“For most companies, 75 to 80% of their emissions typically are Scope 3 emissions, which is all the goods and services that they’re buying,” said Ted Power, co-founder and CEO of Bend. “And so what that means is that the best way for companies to reduce their missions is to address all of those goods and services they’re buying.”

Power and co-founder Thomas Moore started Bend to help companies tackle their Scope 3 emissions. The startup began by selling access to its API for carbon accounting, but the team soon shifted focus to the corporate spend market.

“The thesis is that by making it free and embedding it in a corporate card, there’s a much bigger addressable market, and we can engage more folks in what is essentially the same thing under the hood in terms of the carbon accounting,” Power said.

Like many other credit cards, Bend offers rewards, though not the usual cash back or points-based fare. Instead, it offers carbon offsets. The company is announcing a $2.5 million seed round, TechCrunch+ has exclusively learned.

Since it’s a small team, the company has piggybacked on a selection of projects from Frontier, the advanced market commitment created by Stripe, Alphabet, Shopify and others.

Carbon credits are transacted through Patch, the carbon market. That offers a few advantages compared with a DIY approach. For one, Patch has a relatively large market of vetted projects. And two, it offers a sort of insurance: If one of the projects goes bust or doesn’t deliver on its promises, buyers can swap credits for new ones. Bend only buys those that cost at least $100 per metric ton. “It’s investing in these very scalable carbon very sort of scientifically based carbon removal projects that, if successful, will come down the cost curve,” Power said.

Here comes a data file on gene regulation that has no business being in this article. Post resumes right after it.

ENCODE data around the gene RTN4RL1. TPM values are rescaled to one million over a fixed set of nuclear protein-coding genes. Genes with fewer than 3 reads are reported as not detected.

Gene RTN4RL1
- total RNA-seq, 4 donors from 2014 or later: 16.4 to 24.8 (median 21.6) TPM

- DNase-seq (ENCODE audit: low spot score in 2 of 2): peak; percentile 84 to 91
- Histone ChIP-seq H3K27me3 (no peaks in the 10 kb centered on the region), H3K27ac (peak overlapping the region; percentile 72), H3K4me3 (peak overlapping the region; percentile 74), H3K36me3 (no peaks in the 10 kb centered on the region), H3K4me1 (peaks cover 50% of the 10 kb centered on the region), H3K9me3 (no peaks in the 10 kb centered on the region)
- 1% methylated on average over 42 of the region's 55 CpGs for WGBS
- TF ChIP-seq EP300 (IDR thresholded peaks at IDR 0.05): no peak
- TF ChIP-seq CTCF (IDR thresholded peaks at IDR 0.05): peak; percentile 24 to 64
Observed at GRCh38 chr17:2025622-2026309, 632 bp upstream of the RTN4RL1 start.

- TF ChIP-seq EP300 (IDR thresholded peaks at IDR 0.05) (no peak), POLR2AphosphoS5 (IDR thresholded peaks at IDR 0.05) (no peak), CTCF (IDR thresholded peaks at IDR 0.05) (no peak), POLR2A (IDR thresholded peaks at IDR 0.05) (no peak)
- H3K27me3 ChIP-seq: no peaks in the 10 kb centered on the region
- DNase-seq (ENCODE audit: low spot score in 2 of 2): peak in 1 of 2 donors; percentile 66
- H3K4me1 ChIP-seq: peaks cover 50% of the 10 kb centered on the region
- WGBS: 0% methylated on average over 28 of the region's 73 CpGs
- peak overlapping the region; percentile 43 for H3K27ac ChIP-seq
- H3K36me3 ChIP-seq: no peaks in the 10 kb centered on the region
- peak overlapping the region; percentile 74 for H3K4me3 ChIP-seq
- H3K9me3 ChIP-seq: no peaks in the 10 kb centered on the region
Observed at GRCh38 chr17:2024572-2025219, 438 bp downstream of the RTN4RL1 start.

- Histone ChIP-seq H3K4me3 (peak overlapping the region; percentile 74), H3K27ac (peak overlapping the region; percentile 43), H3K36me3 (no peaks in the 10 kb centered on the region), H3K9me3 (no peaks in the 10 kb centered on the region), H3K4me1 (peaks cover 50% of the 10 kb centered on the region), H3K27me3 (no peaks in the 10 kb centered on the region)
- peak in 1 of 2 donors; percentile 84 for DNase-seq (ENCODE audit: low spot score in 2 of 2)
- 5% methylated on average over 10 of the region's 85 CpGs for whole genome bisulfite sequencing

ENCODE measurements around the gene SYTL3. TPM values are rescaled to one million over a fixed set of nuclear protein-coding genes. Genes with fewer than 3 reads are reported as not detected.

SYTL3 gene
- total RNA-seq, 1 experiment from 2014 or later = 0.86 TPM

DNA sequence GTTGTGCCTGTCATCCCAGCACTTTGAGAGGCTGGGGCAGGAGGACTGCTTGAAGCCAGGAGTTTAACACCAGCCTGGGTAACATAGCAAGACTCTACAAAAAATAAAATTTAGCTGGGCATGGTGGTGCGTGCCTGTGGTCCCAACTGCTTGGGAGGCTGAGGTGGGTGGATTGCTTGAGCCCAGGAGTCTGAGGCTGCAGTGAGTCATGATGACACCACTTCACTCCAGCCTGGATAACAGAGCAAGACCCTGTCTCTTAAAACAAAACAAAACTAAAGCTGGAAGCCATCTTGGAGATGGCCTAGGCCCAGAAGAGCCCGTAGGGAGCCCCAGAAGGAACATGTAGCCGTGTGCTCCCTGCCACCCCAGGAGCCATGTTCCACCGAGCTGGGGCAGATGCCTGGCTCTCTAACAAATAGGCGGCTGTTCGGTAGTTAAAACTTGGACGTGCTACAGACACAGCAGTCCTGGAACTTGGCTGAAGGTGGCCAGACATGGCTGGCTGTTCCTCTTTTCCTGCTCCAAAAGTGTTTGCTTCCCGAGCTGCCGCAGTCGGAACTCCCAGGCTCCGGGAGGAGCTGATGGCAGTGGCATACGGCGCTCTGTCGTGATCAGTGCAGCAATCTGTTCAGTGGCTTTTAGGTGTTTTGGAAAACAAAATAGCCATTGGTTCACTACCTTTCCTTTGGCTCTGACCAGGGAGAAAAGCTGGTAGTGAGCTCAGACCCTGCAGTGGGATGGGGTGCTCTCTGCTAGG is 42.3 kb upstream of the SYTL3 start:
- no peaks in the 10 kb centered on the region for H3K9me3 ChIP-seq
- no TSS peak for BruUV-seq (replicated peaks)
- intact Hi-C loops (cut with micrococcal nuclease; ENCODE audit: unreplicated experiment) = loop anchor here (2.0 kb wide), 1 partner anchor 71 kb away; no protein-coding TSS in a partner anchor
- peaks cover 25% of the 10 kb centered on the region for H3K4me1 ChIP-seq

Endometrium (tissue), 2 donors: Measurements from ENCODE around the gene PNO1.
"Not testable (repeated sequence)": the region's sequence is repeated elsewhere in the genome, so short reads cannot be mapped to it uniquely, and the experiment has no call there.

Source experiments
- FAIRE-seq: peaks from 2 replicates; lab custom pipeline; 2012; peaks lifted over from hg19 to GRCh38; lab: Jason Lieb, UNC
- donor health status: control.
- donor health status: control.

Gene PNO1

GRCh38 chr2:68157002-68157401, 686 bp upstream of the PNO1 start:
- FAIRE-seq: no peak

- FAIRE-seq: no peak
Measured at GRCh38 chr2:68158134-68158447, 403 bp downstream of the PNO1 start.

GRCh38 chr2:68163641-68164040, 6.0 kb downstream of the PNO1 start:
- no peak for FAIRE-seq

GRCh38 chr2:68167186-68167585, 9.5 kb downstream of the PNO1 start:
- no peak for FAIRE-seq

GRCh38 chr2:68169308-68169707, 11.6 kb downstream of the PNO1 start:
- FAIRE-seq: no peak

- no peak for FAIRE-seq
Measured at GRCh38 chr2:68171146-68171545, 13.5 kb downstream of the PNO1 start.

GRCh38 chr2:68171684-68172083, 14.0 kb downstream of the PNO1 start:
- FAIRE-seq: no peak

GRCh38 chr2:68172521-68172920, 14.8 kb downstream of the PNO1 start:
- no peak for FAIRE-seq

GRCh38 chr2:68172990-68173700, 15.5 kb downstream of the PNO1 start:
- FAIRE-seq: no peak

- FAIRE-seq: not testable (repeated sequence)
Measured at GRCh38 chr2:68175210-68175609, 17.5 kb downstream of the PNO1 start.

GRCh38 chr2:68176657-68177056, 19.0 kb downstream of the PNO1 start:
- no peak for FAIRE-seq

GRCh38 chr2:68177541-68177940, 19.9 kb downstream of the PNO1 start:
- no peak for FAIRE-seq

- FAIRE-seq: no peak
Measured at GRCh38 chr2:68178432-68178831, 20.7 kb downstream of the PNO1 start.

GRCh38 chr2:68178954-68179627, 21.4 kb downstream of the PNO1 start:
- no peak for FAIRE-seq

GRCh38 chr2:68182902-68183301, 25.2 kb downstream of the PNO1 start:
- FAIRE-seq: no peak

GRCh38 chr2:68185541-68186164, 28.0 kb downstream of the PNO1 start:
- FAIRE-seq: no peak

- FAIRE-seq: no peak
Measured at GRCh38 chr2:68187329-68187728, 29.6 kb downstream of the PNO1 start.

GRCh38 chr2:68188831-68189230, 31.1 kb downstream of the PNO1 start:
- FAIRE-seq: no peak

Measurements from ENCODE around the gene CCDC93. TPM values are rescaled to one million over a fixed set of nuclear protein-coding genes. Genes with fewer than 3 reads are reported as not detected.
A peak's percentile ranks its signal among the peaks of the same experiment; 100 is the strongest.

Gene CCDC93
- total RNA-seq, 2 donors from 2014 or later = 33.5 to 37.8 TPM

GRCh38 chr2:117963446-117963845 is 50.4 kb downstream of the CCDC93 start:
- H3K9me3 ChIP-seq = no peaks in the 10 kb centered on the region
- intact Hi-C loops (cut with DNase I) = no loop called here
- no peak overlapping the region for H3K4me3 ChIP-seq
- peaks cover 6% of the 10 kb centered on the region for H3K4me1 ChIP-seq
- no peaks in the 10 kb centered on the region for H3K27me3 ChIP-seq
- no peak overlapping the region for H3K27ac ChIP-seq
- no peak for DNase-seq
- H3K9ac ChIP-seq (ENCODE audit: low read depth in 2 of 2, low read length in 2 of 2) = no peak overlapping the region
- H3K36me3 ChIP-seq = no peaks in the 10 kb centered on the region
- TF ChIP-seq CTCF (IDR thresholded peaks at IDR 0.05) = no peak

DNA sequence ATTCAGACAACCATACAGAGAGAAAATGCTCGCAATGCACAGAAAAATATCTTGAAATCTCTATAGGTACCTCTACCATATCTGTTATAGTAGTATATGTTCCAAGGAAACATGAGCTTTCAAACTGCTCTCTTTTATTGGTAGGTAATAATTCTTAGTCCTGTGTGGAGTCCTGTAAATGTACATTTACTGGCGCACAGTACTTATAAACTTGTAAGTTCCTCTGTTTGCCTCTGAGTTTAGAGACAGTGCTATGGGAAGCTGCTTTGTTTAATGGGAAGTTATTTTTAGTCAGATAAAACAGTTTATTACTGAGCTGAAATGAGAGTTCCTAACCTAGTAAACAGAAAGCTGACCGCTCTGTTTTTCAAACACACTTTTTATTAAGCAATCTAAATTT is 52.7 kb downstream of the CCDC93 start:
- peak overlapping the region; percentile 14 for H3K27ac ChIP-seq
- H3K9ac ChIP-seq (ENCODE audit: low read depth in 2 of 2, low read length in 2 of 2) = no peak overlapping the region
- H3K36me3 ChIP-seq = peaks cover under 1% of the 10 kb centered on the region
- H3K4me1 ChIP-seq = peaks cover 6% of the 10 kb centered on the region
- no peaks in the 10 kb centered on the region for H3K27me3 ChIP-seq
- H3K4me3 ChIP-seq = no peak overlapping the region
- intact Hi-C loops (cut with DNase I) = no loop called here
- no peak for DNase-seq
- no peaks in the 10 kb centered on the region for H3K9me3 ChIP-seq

Bend’s current roster of projects includes CarbonCapture, Charm Industrial and Living Carbon. The first two are different approaches to carbon capture and storage, while the latter uses engineered trees that grow faster and in theory sequester more carbon (experts have raised questions about whether they really do, however). That lineup may change, of course. “Ultimately, our goal is to support the best projects,” Power said.

A crowded market

TechCrunch+ has covered the corporate spend market exhaustively in recent years due to a hotbed of startup activity. Brex, Ramp and Airbase, among the better-known, yet-private unicorns competing from the U.S. market, have raised more than $3 billion in combined capital while private, according to Crunchbase data.

Bend is taking on Brex and Ramp with a green twist and a $2.5M seed round by Tim De Chant originally published on TechCrunch

Former NBA star Rick Fox’s startup gets $10M pre-seed for concrete that removes CO2